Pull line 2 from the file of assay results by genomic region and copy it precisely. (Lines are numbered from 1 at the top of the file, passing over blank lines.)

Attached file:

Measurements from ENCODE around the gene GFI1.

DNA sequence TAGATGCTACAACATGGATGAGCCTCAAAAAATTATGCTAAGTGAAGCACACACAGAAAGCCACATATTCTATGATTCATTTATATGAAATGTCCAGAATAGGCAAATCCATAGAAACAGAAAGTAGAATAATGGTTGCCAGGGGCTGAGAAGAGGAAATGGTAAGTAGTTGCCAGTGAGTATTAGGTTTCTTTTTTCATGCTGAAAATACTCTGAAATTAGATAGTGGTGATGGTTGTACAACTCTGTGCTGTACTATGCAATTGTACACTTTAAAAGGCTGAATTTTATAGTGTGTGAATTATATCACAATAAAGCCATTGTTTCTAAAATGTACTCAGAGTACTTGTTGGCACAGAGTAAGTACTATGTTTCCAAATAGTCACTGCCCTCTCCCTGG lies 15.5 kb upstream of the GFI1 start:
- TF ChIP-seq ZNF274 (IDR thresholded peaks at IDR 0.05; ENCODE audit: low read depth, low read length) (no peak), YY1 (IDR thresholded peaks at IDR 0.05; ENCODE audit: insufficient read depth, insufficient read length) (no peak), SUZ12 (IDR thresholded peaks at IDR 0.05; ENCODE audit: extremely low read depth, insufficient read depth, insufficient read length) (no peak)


DNA sequence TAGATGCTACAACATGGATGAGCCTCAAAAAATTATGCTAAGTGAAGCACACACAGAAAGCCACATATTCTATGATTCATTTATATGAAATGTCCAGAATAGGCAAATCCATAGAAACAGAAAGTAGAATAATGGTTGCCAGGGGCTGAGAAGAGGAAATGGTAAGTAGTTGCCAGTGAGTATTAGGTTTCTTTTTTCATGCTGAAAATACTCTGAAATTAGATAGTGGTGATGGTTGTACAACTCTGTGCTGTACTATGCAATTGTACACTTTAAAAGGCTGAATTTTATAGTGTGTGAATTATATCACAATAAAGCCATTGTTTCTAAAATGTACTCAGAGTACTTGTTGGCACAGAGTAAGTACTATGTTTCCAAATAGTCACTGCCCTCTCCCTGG lies 15.5 kb upstream of the GFI1 start: